Indian transgender activists take part in a protest against discrimination in Hyderabad in this file photo. Carmelite nuns in Kerala, southern India, will offer hostel facilities for transgender people working on a Kochi mass railway project. (Photo by Noah Seelam/AFP)
Nuns from the Congregation of the Mother of Carmel in the southern Indian state of Kerala are to provide hostel facilities to transgender people who could not get accommodation in Kochi city where they began working recently for a newly opened rail project.
The Kochi Metro Rail Ltd that began to operate the city’s new mass rapid rail transport system June 17 has hired 23 transgender women as part of a Kerala state government initiative to bring this group of socially discriminated people into the mainstream, a local news report said.
However, the transgender employees failed to find rented accommodation in Kochi as society looks down upon them.
Carmelite Sister Pavithra said her congregation has decided to offer shelter to transgender people employed by the rail project at the request of project managers.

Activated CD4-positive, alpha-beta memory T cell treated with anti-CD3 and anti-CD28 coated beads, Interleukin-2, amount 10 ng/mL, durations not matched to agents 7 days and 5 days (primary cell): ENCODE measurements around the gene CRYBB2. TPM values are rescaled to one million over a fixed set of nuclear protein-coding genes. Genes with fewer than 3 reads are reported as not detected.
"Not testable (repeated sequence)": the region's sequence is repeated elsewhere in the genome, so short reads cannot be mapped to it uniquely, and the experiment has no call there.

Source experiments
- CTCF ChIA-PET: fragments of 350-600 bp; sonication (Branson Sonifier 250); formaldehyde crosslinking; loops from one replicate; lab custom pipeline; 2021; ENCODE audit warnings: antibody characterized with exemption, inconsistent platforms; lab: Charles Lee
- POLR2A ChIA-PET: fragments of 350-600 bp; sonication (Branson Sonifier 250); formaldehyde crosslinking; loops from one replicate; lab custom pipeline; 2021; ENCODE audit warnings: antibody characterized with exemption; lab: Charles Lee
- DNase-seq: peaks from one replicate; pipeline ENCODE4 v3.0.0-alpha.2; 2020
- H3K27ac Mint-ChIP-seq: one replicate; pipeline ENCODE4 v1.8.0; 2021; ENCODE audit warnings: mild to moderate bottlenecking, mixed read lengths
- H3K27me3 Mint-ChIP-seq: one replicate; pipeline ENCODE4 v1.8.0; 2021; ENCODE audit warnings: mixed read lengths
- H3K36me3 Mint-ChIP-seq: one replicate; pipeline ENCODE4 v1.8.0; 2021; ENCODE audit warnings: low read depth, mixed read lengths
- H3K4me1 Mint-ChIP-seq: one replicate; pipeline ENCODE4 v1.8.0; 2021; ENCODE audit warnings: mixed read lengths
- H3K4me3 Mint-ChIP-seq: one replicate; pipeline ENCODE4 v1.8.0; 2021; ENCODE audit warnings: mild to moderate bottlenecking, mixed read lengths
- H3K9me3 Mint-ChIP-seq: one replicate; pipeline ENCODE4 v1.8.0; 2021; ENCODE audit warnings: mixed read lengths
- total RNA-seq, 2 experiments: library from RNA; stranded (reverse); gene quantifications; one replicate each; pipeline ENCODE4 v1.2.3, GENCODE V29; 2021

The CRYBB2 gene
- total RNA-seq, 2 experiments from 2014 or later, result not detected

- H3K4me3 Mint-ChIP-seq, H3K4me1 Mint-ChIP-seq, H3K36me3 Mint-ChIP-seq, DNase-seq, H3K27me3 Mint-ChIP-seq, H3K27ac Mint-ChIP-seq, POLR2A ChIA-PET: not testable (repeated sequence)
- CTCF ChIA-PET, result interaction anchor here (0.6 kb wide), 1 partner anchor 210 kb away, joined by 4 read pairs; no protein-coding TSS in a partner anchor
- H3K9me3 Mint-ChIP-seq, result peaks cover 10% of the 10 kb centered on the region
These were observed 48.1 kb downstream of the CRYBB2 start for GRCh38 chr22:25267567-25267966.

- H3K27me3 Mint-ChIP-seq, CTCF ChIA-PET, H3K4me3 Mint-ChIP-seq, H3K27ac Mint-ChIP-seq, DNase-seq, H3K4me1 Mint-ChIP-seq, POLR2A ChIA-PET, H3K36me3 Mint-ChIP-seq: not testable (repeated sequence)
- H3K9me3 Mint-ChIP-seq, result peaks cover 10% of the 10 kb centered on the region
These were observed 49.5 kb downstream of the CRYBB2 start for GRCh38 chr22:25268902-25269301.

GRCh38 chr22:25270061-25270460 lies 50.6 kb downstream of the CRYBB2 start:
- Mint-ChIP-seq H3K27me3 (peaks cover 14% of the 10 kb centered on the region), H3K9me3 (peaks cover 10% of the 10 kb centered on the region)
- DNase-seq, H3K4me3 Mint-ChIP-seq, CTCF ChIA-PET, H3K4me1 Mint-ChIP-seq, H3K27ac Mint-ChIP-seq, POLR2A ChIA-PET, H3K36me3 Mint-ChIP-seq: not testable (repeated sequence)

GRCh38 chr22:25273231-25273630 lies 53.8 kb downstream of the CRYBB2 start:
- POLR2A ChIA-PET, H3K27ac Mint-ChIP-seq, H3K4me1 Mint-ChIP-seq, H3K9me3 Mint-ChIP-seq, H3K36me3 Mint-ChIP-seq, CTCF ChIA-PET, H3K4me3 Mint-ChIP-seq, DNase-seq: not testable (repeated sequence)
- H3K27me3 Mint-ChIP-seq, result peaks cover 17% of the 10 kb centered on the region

Sister Pavithra, who has worked in Maharashtra, western India, for over 25 years, said her congregation manages an association for transgender people in Maharashtra.
"They also have equal rights to live as human beings. But society does not understand them," the nun said. If society were to help such people "they'll come into the mainstream," she said.
In January, her congregation agreed to set up a special school for transgender people. However, that school did not materialize but the same space will be offered as a hostel for transgender people at a nominal fee, she said.
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